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Tuesday, 19 July 2011
Clinton Admonishes, Yet Again, Meretricious Pakistan
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Clinton: Pakistan Must Prosecute Terrorists 'Urgently'

U.S. Secretary of State Hillary Clinton met with India's foreign minister S. M. Krishna on Tuesday to discuss counter-terrorism, a collapsing nuclear energy deal, trade and more. The WSJ's Paul Beckett and Amol Sharma analyze the talks.

NEW DELHI – U.S. Secretary of State Hillary Clinton said Pakistan has an obligation to prosecute the perpetrators of the 2008 terrorist attacks in Mumbai "transparently, fully and urgently" and expressed the U.S. government's "deep sympathy and outrage" at last week's triple bomb blasts in the city that killed 20 people.

She made the remarks after a two-and-a-half hour meeting with Indian External Affairs Minister S.M. Krishna, part of a range of talks the countries are holding this week in an effort to strengthen ties in areas such as counter-terrorism, security, trade, and science and technology.

[SB10001424052702303795304576455323906793948]
Saul Loeb/Agence France-Presse/Getty Images

From left to right: Indian Foreign Secretary Nirupama Rao, U.S. Secretary of State Hillary Clinton, U.S. Ambassador to India A. Peter Burleig and Indian National Security Advisor Shiv Shankar Menon pictured in New Delhi on July 19, 2011.

Mrs. Clinton said she has urged Pakistani officials to swiftly punish militants on its soil who carried out a bloody siege of Mumbai in November 2008 that left 166 people dead. Pakistan has charged seven people but their trials have moved slowly and India believes the masterminds are still at large.

"We made it very clear that Pakistan needs to bring people to justice," Mrs. Clinton said. "There is a limit to what both the U.S and India can do, but we intend to press as hard as possible."

She also said she was "encouraged" that India and Pakistan are trying to restart broad-ranging peace talks, which broke off after the 2008 attack. The foreign ministers of India and Pakistan are slated to meet later this month.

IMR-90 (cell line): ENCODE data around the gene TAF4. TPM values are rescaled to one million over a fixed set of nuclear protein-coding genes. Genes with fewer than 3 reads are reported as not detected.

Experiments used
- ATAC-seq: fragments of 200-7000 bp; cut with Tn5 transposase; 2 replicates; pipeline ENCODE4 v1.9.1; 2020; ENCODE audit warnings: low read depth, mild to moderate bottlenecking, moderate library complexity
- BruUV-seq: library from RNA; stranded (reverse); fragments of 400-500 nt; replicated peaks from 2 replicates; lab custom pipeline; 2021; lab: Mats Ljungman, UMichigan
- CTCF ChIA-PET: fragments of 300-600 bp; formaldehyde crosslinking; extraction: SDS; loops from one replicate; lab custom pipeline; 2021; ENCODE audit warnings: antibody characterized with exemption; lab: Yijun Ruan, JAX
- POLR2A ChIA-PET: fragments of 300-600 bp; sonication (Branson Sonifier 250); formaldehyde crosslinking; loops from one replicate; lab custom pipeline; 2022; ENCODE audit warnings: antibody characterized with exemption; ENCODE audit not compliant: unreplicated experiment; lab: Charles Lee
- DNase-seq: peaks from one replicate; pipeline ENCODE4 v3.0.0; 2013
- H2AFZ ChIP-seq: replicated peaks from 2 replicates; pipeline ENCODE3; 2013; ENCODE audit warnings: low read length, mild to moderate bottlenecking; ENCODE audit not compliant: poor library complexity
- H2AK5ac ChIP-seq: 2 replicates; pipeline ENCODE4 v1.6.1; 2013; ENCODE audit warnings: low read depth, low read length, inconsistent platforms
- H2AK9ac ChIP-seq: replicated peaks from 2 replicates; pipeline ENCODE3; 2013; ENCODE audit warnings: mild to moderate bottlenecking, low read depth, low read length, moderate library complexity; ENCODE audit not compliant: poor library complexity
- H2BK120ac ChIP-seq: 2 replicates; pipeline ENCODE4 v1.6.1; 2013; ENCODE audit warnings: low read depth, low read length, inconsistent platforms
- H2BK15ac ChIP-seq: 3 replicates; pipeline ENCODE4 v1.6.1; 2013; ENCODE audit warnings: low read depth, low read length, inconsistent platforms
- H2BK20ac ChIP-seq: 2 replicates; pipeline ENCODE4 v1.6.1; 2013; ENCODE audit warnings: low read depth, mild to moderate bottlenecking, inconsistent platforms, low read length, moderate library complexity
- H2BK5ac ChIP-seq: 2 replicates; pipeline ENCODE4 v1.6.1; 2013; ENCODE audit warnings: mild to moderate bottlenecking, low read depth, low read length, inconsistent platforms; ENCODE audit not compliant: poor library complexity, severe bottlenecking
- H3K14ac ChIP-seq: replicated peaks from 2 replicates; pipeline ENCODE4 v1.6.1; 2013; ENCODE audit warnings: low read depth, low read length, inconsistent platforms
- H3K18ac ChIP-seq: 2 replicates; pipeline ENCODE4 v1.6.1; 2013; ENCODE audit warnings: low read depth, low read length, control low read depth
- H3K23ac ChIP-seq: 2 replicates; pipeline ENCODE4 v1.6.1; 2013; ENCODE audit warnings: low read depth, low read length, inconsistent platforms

Indian officials haven't named any suspects in the blasts that shook Mumbai during rush hour on July 13, but have said they believe the explosions were a coordinated terrorist attack.

Mrs. Clinton's visit follows a trip to India last fall by President Barack Obama and comes as the U.S. is trying to shore up India's support for its plans to begin drawing down troops in Afghanistan. India has raised concerns that a sudden or dramatic pullout could result in the Taliban gaining control and collaborating with Pakistan against India's interests.

Mr. Krishna said the U.S. must acknowledge the "ground realities" as it plans any draw-down of forces, to ensure that the Afghanistan government is "in position to defend itself from the terrorists sponsored by the Taliban."

Mrs. Clinton also met with India's Congress Party president Sonia Gandhi, opposition leader Sushma Swaraj of the Bharatiya Janata Party, and national security adviser Shiv Shankar Menon. She was scheduled to meet Indian Prime Minister Manmohan Singh Tuesday evening.

The biggest initiative between the countries in recent years, the 2008 civil nuclear energy pact that was supposed to pave the way for the U.S. to sell billions of dollars worth of nuclear technology to India, has stalled as the two sides try to resolve various outstanding legal issues.

The U.S. wants India to enact an accident liability regime that is more friendly to nuclear equipment suppliers, and is pressing India to ratify this year a treaty that allows countries to tap into an international fund to help pay damages in case of nuclear accidents.

"We need to resolve those issues that still remain (on the nuclear deal) so we can reap the rewards of the extraordinary work both our governments have done," Mrs. Clinton said.

Addressing Indian concerns about the 46-nation Nuclear Supply Group's recently tightened controls for exporting enrichment and reprocessing technologies, she assured Indian officials the changes wouldn't affect the U.S.-India nuclear agreement.

The countries signed agreements on Monday pledging to collaborate on cyber-security efforts and air safety and agreed to resume negotiations toward a bilateral investment treaty that would "enhance transparency and predictability for investors" and facilitate technology transfer, according to a statement from the State Department.

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Posted on 07/19/2011 9:55 AM by Hugh Fitzgerald
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